Ah yes, the fourth-down call. Arkansas had pulled within 17-7 and was trying to make it a one-possession game before halftime. It got crossed the 50 before the drive stalled.
Faced with attempting a 56-yard field goal, punting in plus territory or going for it on fourth-and-9, the Razorbacks opted for the latter. The decision itself made sense, but the call — a handoff up the middle — was a head-scratcher. Rashod Dubinion picked up five yards, but was well short of the line to gain.
“We thought that we had them in 2 and quarters, thought we could surprise them and it was a run to run, basically we can hand it or KJ can run it,” Pittman said. “It didn’t work. That’s the honest to goodness truth. I wish I could tell you we had a pass on and something happened. That’s the truth, though. It didn’t work.”
The Razorbacks’ true comeback bid started a little bit after that play. They forced a punt and then covered 85 yards on just two plays that took only 16 seconds off the clock.
Before KJ Jefferson’s 38-yard touchdown pass to Jadon Haselwood, he connected with Matt Landers on a 47-yard deep ball down the sideline. It was part of an 7-catch, 123-yard performance for the Toledo transfer.
Making the breakout game even better, it was Landers’ first game after dropping a sure-fire touchdown the week before against South Carolina. Pittman said he was pretty down on himself because of the drop, but he made up for it with receptions on several similar passes Saturday.
“The good Lord is perfect, nobody else is,” Pittman said. “We’re going to be all right. For him to bounce back like that, it’s big. He’s going to help us.”
Although that got Arkansas within three, Missouri State managed to push its lead back out to 10 early in the fourth quarter. Things weren’t looking particularly good, but then the Razorbacks got another quick-strike score.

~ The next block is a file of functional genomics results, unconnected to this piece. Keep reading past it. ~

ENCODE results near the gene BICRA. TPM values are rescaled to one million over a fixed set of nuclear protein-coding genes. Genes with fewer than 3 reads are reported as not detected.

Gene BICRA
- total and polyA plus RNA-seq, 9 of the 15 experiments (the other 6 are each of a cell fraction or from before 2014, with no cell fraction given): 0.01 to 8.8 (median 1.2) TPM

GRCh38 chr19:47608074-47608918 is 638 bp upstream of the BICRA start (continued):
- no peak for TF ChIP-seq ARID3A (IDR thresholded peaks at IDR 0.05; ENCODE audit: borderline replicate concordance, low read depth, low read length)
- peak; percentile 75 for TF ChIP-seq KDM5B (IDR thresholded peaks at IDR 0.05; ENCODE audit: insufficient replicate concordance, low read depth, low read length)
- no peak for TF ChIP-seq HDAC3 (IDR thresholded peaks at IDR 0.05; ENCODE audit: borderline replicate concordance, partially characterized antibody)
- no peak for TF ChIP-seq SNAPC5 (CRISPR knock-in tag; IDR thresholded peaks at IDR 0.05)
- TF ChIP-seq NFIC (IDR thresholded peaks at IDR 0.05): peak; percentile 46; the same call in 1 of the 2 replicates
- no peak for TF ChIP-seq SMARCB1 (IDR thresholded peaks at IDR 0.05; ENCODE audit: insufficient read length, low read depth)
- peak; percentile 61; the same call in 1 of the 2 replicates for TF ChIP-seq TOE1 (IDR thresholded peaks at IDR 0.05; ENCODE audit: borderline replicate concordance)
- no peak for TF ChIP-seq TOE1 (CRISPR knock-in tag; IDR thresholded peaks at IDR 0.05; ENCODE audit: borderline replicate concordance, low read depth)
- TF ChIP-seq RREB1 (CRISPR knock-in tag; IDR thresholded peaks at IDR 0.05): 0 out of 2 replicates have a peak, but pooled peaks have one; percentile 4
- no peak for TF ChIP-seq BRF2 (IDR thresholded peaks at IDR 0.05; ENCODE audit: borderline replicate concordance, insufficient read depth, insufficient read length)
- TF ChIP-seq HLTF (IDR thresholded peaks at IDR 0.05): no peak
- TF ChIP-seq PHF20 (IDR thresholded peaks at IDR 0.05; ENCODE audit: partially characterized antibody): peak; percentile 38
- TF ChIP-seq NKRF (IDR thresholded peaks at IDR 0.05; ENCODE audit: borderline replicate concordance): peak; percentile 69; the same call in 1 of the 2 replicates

This time, it was a redemption opportunity for Rocket Sanders. While the star running back had fumbled at the 1-yard line earlier in the game, but made up for it by grabbing a shovel pass and taking it 73 yards to the house.
“I actually ran that against South Carolina and…I didn’t read it how I was supposed to read it,” Sanders said. “I feel like getting that play called, I got chills. I got chills knowing I was going to take it far, if not to a touchdown.”
Pittman put it in much simpler terms: “That’s why his Momma named him Rocket,” he joked.
The defense opened the ensuing Missouri State drive with back-to-back sacks — two of its eight in the game — and forced a punt, at which point Bryce Stephens took over.
Barely two minutes after Sanders scored on a long play, the redshirt freshman fielded a punt at the 18, got a few blocks and raced down the sideline for an 82-yard touchdown. Unlike his earlier returns, there were no flags on the play. For a team that hadn’t trailed the first two weeks of the season, it was Arkansas’ first lead of the night.
“Well, we had to put some pressure on them,” Pittman said. “We never put any pressure on them. They were up seven, then 10, then 14, then 17. We tied it, and they went up a touchdown and went up a field goal to go up 10. They never really had pressure on them.”
The Bears were far from out of it. Even after punting it back to Arkansas on the next possession, they were on the verge of getting the ball back with plenty of time left and a chance to win game.